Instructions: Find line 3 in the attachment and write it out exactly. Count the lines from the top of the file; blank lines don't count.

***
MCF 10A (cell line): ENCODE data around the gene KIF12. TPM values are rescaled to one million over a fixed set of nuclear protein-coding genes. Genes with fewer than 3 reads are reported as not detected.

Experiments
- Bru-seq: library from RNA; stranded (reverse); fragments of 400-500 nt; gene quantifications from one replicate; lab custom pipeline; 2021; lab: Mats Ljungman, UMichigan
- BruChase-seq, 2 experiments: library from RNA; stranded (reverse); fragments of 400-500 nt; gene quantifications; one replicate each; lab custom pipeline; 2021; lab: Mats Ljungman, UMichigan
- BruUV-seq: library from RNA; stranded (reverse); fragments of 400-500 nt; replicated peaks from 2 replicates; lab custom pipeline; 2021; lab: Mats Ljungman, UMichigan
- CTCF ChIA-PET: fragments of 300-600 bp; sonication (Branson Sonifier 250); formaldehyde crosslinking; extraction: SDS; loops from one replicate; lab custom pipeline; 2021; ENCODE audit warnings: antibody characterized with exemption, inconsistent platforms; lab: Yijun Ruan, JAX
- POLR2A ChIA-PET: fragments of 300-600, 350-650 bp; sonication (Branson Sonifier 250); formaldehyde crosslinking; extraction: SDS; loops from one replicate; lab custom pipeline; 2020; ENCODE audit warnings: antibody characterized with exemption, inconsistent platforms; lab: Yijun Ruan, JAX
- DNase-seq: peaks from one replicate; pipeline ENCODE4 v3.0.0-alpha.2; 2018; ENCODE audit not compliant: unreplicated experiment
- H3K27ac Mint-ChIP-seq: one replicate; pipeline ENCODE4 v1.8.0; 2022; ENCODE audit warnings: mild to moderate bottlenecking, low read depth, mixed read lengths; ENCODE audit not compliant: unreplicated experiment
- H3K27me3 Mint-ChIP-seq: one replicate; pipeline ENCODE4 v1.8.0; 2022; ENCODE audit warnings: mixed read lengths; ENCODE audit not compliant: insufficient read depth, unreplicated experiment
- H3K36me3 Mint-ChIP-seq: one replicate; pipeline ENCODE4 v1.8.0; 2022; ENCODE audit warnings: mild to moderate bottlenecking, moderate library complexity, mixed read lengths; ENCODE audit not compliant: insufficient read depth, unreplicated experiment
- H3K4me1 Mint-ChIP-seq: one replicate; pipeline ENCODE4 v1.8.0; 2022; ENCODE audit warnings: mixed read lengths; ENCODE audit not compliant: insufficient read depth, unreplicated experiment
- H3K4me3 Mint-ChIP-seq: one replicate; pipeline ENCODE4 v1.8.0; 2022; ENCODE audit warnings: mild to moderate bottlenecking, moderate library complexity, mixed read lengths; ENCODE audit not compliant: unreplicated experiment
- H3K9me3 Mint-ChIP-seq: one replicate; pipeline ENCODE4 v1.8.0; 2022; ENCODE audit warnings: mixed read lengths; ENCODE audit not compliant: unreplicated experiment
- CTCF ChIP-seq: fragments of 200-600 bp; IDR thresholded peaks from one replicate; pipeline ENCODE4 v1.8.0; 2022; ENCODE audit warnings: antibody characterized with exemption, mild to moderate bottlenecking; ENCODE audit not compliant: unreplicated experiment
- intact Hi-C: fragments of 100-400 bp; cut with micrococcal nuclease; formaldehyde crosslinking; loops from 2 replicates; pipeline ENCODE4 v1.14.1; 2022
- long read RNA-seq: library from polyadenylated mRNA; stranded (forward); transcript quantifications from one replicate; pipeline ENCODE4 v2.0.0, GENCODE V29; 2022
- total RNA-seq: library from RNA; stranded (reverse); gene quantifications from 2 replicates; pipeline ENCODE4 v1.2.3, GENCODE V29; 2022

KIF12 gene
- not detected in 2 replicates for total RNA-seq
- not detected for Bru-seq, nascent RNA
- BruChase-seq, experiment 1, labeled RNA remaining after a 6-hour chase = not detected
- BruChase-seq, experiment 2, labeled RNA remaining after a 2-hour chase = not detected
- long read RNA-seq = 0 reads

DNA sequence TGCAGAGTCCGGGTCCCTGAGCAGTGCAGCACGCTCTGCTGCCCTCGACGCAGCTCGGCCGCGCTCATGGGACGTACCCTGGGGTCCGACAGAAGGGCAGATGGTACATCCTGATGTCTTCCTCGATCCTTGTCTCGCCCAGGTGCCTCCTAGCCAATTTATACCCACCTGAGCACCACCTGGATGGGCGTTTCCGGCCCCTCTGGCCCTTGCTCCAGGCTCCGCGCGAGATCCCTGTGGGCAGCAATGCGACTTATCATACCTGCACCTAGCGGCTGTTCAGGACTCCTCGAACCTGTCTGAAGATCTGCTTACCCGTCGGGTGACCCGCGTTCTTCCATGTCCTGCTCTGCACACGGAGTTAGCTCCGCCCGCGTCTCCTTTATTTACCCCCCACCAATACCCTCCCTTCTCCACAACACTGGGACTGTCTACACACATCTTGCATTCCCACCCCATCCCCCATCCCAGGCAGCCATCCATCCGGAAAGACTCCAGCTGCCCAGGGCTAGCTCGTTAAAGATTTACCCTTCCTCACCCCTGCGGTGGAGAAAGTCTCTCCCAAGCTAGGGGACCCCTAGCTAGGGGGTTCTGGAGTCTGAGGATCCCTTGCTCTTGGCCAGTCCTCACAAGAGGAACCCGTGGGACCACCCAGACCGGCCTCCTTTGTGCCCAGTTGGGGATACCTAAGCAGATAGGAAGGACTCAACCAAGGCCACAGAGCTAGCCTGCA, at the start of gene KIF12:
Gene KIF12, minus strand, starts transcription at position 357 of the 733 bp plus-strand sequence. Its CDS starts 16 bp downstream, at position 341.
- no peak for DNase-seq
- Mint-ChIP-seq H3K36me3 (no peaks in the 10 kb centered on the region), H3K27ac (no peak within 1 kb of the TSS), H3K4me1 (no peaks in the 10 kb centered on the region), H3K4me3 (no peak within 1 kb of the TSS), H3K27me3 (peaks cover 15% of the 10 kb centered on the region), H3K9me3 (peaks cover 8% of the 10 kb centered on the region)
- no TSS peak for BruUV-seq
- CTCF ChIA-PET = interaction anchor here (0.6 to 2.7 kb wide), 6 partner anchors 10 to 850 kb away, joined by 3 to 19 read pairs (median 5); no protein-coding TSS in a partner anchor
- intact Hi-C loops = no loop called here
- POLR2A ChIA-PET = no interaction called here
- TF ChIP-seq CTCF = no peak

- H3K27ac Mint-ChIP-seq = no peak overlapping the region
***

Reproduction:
- Bru-seq: library from RNA; stranded (reverse); fragments of 400-500 nt; gene quantifications from one replicate; lab custom pipeline; 2021; lab: Mats Ljungman, UMichigan